What about the advocacy gap?

One contributor to the achievement gap that people don’t seem too focused on these days is what, in this old post from Out In Left Field, I have called the “advocacy gap.” 

On the other hand, I’m wondering whether the ways in which The Powers that Be in education are trying to narrow the achievement gap have made even this amount of advocacy totally ineffective.

The Advocacy Gap

On a listserv for gifted kids a parent recently reported on how hard she’s had to advocate in order to get her son the appropriate enrichment and acceleration. Her efforts included:

  • Meeting with th teacher throughout the year, sometimes along with a staff development specialist and principal, beginning in summer before school started.
  • Communicating concerns to the PTA board members and raising issues at PTA meetings.
  • Attending curriculum nights and other programs and bringing relevant information back to her school.
  • Continually sharing articles with her children’s teachers and school administration.
  • Twice bringing the directors of the enrichment program to the school to meet with the principal, vice principal, staff development specialist, and teacher.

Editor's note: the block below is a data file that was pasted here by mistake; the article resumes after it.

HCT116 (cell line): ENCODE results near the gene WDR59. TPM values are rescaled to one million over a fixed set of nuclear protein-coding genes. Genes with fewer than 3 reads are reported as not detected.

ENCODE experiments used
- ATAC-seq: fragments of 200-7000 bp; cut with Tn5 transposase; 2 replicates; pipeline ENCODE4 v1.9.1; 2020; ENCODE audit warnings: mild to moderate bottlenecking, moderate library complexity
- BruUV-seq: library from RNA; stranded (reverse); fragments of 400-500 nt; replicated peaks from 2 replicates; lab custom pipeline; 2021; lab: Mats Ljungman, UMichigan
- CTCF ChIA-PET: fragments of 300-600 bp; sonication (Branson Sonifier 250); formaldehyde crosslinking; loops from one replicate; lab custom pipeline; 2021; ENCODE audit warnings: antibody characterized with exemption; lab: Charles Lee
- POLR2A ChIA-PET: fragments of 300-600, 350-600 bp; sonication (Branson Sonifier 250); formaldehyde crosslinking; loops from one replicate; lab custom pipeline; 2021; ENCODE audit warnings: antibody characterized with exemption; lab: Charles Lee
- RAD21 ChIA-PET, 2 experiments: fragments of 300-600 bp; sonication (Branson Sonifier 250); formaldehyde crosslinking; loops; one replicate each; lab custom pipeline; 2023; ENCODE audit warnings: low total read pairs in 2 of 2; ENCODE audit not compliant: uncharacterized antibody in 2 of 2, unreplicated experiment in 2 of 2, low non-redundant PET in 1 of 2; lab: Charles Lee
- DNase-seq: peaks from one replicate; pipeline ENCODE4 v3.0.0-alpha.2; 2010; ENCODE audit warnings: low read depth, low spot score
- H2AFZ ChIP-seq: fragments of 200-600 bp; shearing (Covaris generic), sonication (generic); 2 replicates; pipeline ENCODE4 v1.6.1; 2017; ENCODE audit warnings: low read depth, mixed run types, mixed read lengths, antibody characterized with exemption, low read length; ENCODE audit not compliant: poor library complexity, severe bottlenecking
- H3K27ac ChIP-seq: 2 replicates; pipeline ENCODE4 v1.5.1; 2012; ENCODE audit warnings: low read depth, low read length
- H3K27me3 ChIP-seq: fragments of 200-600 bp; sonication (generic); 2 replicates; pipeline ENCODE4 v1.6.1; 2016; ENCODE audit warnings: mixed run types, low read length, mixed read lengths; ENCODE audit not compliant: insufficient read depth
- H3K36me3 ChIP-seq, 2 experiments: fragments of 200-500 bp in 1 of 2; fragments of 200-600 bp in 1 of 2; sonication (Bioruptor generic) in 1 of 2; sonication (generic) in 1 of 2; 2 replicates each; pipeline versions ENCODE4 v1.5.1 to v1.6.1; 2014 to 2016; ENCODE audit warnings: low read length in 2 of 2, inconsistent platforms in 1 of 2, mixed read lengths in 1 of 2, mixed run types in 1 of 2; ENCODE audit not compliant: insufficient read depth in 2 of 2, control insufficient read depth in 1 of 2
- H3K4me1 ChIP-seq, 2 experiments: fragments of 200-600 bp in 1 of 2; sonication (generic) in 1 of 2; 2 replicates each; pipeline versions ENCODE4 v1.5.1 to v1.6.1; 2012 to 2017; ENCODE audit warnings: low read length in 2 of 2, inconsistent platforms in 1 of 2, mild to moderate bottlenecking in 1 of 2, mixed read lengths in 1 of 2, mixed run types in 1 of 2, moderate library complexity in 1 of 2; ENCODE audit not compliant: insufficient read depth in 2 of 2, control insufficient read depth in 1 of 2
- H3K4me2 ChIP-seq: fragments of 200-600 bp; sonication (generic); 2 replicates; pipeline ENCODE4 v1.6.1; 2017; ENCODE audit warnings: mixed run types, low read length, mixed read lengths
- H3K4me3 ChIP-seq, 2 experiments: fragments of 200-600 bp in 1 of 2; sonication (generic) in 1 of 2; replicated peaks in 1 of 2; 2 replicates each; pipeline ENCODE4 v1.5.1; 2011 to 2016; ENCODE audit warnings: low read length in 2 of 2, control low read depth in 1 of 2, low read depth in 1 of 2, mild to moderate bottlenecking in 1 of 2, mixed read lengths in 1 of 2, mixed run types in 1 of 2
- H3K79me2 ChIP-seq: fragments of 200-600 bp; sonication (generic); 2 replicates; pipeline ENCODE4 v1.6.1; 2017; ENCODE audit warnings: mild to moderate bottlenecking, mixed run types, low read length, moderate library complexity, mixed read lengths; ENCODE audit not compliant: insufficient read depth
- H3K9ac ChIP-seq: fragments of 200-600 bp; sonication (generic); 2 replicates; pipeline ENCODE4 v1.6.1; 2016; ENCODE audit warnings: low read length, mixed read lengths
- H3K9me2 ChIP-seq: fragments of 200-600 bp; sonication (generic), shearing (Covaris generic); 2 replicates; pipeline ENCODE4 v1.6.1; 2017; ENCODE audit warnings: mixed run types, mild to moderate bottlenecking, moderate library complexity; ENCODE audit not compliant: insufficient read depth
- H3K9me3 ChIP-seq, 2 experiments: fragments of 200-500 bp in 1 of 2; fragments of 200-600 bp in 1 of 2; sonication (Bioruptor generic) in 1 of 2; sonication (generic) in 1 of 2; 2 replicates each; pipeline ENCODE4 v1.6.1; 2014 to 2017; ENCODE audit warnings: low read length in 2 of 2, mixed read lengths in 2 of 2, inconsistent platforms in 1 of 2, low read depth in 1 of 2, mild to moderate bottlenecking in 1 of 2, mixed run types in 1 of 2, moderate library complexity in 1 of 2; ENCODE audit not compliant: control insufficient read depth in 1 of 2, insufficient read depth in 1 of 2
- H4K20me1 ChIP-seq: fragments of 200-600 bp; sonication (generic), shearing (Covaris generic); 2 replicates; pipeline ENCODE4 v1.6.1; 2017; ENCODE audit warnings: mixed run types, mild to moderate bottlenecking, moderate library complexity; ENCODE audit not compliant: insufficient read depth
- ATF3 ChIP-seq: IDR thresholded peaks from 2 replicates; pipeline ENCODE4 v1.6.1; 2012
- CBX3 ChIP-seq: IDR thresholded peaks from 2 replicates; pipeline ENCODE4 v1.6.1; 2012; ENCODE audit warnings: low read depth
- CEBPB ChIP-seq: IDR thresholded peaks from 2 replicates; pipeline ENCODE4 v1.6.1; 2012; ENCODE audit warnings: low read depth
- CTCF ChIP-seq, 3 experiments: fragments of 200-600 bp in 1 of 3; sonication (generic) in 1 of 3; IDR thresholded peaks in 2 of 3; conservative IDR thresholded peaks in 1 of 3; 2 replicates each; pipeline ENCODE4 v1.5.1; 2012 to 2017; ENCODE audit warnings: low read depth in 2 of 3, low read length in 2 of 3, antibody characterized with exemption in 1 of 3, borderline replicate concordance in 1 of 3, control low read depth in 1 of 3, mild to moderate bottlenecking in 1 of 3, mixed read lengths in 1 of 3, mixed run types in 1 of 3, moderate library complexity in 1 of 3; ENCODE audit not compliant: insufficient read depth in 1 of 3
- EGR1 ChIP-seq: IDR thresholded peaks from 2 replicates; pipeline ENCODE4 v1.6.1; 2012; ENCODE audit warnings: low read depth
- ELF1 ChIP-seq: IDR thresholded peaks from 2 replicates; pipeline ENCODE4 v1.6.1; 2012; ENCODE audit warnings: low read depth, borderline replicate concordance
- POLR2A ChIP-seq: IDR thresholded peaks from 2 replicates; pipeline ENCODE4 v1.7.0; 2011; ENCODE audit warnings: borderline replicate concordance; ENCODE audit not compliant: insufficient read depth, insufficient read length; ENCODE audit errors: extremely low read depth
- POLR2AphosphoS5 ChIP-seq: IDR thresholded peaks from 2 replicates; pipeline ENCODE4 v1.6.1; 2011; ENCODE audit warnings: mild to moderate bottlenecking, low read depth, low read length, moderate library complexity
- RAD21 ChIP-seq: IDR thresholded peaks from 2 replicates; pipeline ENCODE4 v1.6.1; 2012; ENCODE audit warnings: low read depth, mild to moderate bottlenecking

• Also bringing in the school improvement director.
  • Several times calling up the curriculum office to pin down what exactly schools should be providing to advanced students and then passing on this information to the school.
  • Consulting with various gifted child advocacy groups on how to best advocate.
  • Having her son undergo standardized testing and having the scores sent directly to the school.
  • Volunteering in the classroom whenever possible in order to maintain positive relationships and give teachers more time to provide individualized instruction.

Even with all this, the parent, who happens to be a chairperson of the PTA committee for gifted children, “still had to continually follow up to assure that my son was receiving instruction at his ability level.”

What happens to kids whose parents don’t have the time—or motivation—to spend all this time to attend meetings, consult with experts, track down articles, secure testing, volunteer in the classroom, and build the portfolio of affiliations and connections needed to be taken seriously?

Given the extent to which effective advocacy depends on parental time, resources, education, networking skills, and the confidence that you can get the system to work for you, a big part of the achievement gap is the advocacy gap. 

Or, alternatively, the gap in who has the time and resources to homeschool. For this, especially in the more retiring left-brain world, is the obvious alternative to constant advocacy. It probably consumes about the same amount of time—with a lot less stress and tedium, and a great deal more satisfaction for all concerned.

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